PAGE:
The ethanol yields during TS-SSF and GS-SSF at different particle thicknesses were compared in the present study (Figure 4B). The results showed that the ethanol yield was higher during GS-SSF than TS-SSF under the same particle thickness, and the corresponding ethanol yield increased by 6% to 10% for GS-SSF compared with TS-SSF. Previous studies reported that the mass and heat transfer was a major bottle neck for SSF, and especially for large-scale production [17, 18, 22]. During SSF, a large amount of heat was generated and the temperature gradient was formed in the solid substrate, which was directly related to the metabolic activities of the microorganisms. The solid substrate biomass used for SSF has low thermal conductivity, and hence the removal of heat from the inner solid substrate residue could be very slow and inefficient [17, 22]. Worse still, accumulation of heat was often fatal during the fermentation process because the increased temperature could affect the growth of microorganisms and the product formation. Meanwhile, the main mass transfer method in the solid substrate is molecular diffusion during TS-SSF, which obviously affects the nutrition transfer efficiency. To remove the accumulated heat and the temperature gradient in the solid substrate and strengthen the fermentation performance, aeration was introduced into the SSF process in previous studies [21, 42]. The application of gas stripping to separate ethanol under a certain temperature removed the heat generated by microbial metabolism through the strengthened gaseous phase during SSF, which improved the mass and heat transfer efficiency. Meanwhile, the gas stripping operation also provided agitation and loosened the solid substrate bed, which was not only helpful for the growth of microbes but also improved the mass and heat transfer efficiency through strengthening the solid phase during GS-SSF.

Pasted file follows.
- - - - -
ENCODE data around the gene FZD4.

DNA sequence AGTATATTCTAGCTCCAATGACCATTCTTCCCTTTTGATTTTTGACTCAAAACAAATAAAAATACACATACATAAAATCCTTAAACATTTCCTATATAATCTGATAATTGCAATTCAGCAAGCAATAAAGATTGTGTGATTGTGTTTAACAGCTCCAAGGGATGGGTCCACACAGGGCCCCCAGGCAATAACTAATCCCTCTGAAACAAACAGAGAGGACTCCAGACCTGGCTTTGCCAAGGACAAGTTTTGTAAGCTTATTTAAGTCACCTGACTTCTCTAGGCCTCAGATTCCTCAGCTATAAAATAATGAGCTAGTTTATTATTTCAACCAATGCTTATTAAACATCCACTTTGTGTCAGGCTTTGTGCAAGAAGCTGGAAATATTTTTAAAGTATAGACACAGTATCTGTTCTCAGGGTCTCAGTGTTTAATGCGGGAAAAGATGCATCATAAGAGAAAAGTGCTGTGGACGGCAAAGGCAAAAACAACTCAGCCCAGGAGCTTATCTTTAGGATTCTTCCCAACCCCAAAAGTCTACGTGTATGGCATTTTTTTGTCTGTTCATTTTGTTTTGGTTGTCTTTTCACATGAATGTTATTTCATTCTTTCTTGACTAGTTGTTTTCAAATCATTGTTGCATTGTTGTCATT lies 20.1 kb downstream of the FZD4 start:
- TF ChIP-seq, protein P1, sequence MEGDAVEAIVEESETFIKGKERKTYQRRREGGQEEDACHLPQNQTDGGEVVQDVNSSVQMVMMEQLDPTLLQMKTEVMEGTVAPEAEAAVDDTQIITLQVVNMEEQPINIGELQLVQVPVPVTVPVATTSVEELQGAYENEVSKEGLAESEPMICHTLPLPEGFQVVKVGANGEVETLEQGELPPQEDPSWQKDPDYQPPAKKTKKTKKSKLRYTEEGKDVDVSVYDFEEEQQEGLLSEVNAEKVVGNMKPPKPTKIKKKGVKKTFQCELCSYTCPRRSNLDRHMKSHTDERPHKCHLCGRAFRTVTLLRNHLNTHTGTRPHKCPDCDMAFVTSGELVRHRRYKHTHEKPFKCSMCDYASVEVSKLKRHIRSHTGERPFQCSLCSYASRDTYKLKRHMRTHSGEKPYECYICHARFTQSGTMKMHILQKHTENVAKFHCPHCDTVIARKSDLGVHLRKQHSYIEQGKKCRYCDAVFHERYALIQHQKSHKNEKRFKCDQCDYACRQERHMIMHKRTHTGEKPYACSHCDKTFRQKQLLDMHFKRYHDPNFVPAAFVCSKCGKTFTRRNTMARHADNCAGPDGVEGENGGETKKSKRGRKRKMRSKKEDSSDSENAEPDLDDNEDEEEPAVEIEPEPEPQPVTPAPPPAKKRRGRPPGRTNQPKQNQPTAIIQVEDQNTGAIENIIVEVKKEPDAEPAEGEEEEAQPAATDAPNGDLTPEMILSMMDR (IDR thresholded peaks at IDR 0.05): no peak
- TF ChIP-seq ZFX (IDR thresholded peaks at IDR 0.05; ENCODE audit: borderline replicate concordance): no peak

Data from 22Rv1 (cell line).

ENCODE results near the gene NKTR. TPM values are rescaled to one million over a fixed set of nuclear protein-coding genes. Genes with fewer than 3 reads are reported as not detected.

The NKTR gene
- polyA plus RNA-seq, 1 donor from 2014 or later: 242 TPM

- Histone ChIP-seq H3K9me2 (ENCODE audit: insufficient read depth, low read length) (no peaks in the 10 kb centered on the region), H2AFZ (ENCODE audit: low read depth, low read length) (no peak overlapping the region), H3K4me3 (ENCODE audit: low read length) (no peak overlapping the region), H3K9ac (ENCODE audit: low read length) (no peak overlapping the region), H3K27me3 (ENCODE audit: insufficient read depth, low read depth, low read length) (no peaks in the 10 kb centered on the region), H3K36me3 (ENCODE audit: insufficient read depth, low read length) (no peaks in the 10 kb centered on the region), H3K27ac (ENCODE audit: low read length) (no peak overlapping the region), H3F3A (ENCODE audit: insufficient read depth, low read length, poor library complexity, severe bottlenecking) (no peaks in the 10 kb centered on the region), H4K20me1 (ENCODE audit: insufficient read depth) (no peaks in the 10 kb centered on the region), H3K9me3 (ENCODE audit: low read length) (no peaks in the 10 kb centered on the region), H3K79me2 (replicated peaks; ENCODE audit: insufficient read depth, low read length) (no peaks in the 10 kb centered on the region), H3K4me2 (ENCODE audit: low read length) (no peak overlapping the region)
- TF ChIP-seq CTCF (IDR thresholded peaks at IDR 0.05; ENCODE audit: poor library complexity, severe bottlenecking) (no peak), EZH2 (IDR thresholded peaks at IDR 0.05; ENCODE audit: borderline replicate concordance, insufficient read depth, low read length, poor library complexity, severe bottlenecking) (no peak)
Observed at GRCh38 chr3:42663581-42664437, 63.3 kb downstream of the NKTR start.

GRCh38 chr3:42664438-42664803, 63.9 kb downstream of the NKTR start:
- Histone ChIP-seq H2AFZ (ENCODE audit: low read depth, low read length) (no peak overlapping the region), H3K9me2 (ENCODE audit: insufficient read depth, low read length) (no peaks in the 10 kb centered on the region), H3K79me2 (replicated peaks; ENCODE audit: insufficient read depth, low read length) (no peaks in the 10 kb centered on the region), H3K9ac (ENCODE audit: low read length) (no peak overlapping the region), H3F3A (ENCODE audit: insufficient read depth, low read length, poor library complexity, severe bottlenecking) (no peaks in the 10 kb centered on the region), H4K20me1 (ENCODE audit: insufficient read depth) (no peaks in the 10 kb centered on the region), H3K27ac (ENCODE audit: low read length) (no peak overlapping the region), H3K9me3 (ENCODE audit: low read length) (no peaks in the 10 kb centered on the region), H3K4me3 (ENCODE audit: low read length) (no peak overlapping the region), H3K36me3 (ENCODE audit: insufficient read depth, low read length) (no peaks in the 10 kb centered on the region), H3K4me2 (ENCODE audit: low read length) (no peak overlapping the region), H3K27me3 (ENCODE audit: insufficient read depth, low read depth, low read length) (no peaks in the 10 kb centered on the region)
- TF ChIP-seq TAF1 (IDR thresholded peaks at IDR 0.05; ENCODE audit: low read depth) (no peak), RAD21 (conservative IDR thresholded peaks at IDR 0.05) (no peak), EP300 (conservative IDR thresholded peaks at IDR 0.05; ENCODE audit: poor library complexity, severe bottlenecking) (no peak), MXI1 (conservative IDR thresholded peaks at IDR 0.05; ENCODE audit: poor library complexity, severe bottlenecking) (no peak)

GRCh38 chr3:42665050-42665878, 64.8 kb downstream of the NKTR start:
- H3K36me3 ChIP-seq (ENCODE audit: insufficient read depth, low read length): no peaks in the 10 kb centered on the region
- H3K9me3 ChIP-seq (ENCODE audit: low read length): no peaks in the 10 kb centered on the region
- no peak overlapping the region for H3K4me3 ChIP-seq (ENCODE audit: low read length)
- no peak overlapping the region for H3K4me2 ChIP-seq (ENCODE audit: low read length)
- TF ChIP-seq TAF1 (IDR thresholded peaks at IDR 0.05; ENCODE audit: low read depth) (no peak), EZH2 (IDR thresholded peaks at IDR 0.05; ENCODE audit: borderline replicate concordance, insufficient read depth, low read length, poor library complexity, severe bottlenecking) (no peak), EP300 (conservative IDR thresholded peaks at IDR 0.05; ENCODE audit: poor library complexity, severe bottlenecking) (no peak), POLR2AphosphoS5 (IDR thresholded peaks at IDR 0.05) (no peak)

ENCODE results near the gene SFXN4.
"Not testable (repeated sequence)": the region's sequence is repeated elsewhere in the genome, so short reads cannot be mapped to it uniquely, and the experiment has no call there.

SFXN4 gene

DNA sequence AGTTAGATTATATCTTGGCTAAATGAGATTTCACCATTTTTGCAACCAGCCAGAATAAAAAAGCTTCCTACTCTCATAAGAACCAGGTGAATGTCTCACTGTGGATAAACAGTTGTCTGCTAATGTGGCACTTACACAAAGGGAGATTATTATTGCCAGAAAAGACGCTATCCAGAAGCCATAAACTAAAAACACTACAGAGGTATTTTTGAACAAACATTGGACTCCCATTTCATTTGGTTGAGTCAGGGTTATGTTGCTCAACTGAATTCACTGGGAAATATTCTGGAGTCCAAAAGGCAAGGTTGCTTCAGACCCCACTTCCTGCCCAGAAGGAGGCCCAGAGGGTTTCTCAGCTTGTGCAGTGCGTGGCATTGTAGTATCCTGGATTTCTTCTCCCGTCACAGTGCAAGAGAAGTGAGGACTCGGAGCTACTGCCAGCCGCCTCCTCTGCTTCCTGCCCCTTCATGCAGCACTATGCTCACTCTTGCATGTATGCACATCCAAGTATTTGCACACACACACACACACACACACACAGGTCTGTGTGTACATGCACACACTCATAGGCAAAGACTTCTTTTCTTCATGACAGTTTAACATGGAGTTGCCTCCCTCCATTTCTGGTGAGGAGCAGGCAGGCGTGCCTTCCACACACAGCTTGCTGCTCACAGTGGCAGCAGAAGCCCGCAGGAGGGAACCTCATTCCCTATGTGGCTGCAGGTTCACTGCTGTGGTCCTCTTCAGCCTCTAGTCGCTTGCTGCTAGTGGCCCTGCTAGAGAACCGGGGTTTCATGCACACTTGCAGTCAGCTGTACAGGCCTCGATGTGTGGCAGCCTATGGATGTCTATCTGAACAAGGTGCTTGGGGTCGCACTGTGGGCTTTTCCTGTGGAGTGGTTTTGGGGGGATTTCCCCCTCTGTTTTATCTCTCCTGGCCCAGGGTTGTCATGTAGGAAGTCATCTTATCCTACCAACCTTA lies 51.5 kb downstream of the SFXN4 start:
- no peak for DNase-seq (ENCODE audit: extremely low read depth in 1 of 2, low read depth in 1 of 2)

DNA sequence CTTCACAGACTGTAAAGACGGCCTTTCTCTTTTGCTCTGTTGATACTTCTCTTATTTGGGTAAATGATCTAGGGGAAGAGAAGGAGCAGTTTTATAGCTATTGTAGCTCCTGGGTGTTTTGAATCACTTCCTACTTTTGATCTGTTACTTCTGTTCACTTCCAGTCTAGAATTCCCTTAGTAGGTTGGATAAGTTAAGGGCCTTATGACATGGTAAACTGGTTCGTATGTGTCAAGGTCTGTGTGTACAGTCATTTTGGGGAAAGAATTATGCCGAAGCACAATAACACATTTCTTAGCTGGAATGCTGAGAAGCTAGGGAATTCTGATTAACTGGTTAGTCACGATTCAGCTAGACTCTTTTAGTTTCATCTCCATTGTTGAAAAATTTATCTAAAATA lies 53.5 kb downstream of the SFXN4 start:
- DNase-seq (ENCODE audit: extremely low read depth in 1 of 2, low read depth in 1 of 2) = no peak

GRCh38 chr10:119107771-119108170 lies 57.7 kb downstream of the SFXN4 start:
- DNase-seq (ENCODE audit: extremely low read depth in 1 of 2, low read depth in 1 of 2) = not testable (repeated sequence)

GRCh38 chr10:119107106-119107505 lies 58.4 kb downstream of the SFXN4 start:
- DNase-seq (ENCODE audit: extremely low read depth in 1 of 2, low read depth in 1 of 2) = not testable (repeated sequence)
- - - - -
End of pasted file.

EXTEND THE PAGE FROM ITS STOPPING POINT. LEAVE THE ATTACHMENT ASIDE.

On the other hand, the ethanol content in SSF was much higher than that in SmF [21, 34, 35]. Thus, the ethanol inhibition effect on yeast becomes significant during SSF. Figure 4C shows that the ethanol content in the solid substrate residue during TS-SSF rapidly increased with fermentation time from 10 h to 28 h, and it then reached about 18% and kept at a high level at the later stage of fermentation. However, the ethanol content in the solid substrate was apparently less than 8% at 10 h and decreased from 8% to 5% with fermentation time from 10 h to 42 h after gas stripping during GS-SSF, which was obviously lower than that during TS-SSF. The results also indicated that the ethanol content per 2 h in the gas phase by gas stripping increased with fermentation time from 10 h to 20 h, and then decreased with the progress of fermentation during GS-SSF. The ethanol gas stripping rate was higher than 1.0% (w/w) per 2 h with the fermentation time from 10 h to 28 h. These results revealed that gas stripping significantly carried off the ethanol from fermentation of the solid substrate residue during GS-SSF, which obviously removed the ethanol inhibition effect. The metabolic activities of yeast were improved, leading to the increase of cell density. As a result, the solid substrate was fully utilized by yeast and the ethanol yield was apparently improved during GS-SSF compared with TS-SSF. Meanwhile, gas stripping may also result in an increase in ethanol productivity due to the reduced by-product formation by yeast metabolism during GS-SSF.